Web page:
Pining for Ponderosa Pine: LAPC

Ponderosa pine is a tree for the senses. These trees can grow as tall as 268 feet. Their bark turns an interesting shade of orange-red as they mature.

The branches twist and contort into interesting shapes as the tree ages.

Ponderosa pine tree 31May2019

The furrowed bark has been described as smelling like vanilla, butterscotch, or cinnamon. The bark looks like jigsaw puzzle pieces.

I love taking pictures of bark! See Silent Barks for a few more of my photos.

Ponderosa Pine bark

Ponderosas grow in mountainous areas but can also be found along meandering waterways.

Pine trees 31June2017

Ponderosa pines host a wide variety of wildlife species, including great horned owls.

Great horned owl in a ponderosa pine tree 8May2015

Though young trees are destroyed by fire, older Ponderosa pine trees have thick bark, which can protect them in low intensity fires.

Burned forest near the Sisters, Oregon 2September2015

Trees in burned areas produce cones with more seeds. More seedlings grow in burned areas and in edges between burned and unburned areas.

Ponderosa-Pinecone-15June2019

This lesson will have to end here because my dog is eating my “model.” She likes pinecones better than any toy I can buy her at the store. 😀

Dog eating cone 15June2019

Lens-Artists Photo Challenge – Trees

Favorite Rocks in Oregon: LAPC

Oregon rocks come in a wide variety of shapes and colors. Here are a few of my favorite rocks.

Craggy cliffs circling wonder

Blue Pool 14September2016
Blue Pool

Sculptures shaped by the sea

Favorite Rocks, Pacific City, Oregon 21June2018
Pacific City

Lined with layers of lichens

Favorite Rocks Lichens, Tumalo Creek, Oregon 9April2017
Tumalo Creek

Sharpness bordered by softness

Favorite Rocks Obsidian, Glass Buttes, Oregon 1May2018
Glass Buttes

Painted with pictographs in the past

Lizard pictograph, Harney County, Oregon 11April2019
Harney County

Clustered in concentrations of color

Favorite Rocks Painted Hills, Oregon 26October2019
Painted Hills

Rounded by rambling rivers

Favorite Rocks Metolius River, Oregon 24June2016
Metolius River

Lens-Artist Photo Challenge – Favorite Things

Wild Oregon-Steens to the Sea: LAPC

There are many wild Oregon places and this post highlights just a few of them. The ever changing skies can make familiar landscapes look completely different. Here are some portraits of Oregon’s wild places.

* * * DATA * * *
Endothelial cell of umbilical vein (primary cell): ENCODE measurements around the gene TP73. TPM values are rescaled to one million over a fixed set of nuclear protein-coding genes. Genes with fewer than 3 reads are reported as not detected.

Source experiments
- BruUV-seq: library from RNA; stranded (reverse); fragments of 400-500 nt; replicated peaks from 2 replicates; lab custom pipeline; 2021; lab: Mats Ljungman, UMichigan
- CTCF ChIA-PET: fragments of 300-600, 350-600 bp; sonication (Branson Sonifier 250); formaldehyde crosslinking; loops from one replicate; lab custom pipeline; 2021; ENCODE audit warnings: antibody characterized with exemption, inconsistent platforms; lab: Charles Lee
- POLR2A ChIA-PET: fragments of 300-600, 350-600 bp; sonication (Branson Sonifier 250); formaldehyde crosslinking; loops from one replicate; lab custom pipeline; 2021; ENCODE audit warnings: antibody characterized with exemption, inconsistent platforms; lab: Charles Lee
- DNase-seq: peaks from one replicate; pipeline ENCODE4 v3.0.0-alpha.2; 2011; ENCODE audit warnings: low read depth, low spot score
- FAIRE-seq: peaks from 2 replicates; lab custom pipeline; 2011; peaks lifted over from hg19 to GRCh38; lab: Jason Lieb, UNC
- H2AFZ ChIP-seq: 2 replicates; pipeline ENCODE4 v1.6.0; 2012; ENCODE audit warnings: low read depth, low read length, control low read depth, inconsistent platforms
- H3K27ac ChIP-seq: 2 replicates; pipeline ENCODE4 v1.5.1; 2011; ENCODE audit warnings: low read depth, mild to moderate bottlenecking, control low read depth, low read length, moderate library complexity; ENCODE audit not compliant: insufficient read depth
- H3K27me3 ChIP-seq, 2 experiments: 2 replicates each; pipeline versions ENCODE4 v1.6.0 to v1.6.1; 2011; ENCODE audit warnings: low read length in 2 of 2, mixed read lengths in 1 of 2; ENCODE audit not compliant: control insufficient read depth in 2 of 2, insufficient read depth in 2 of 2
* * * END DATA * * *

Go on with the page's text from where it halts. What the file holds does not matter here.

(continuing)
Oregon is an inspiration. Whether you come to it, or are born to it, you become entranced by our state’s beauty, the opportunity she affords, and the independent spirit of her citizens.

Tom McCall, former governor of Oregon
Steens Mountain 1May2017
Steens Mountain
Wild Oregon - the Painted Hills 26October2018
Painted Hills
Hart Mountain October 1984
Hart Mountain
Smith Rock, Oregon 10February2016
Smith Rock
The Sisters from McKenzie Pass, wild Oregon 1August2016
The Sisters from McKenzie Pass
Crater Lake, wild Oregon 12October2014
Crater Lake
Mt Hood 14October2017
Mt Hood
Metolius River, Oregon 4June2016
Metolius River
Haystack Rock, Pacific City, Oregon 21June2018
Haystack Rock

Lens-Artists Photo Challenge – Wild

Kam Wah Chung: A Step Back in Time

The store inside Kam Wah Chung, John Day, OR 26October2018
The store inside Kam Wah Chung

Have you ever stepped inside a time capsule and discovered a place frozen in time? You have the opportunity to visit such a place if you stop at the Kam Wah Chung State Heritage Site in John Day, Oregon. The small building, located two blocks north of Highway 26, was, at one time, bustling with activity. Kam Wah Chung, which translates to the “Golden Flower of Prosperity,” served as a dry goods store, herbalist shop, import business, house of worship, and boarding house. It also housed an informal library and post office.

Exterior of the building, John Day, OR 26October2018
Exterior of the building

A Tour Inside

     As you step into the dimly lit interior of the building, you get a feel for what life was like decades ago.

Products in the store John Day, OR 26October2018
Products in the store

Boxes and tins of everyday products line the shelves. Merchandise stocked at Kam Wah Chung appealed to both Chinese and American customers.

More products in the store John Day, OR 26October2018
More in the store

In the backroom, larger boxes of supplies fill the room.

The storage room and a small altar John Day, OR 26October2018
The storage room and a small altar

The apothecary is amazing!  Stacks of small neatly labeled boxes reach to the ceiling.

The apothecary at Kam Wah Chung John Day, OR 26October2018
The apothecary at Kam Wah Chung

They used many herbs in the practice of Chinese medicine, but also more exotic things like lizard feet, bat wings, and bear parts.  A small room across from the apothecary served as a place to treat patients.

Close up of the apothecary at Kam Wah Chung John Day, OR 26October2018
Close up of the apothecary at Kam Wah Chung

You step through a low doorway to get into the kitchen. The table and wood stove look ready to serve a hot meal.

The kitchen at Kam Wah Chung John Day, OR 26October2018
The kitchen
Close up of the kitchen at Kam Wah Chung John Day, OR 26October2018
Close up of the kitchen at Kam Wah Chung

An early version of a refrigerator cabinet sits in a corner.

Refrigerator cabinet John Day, Oregon 26October2018
Refrigerator cabinet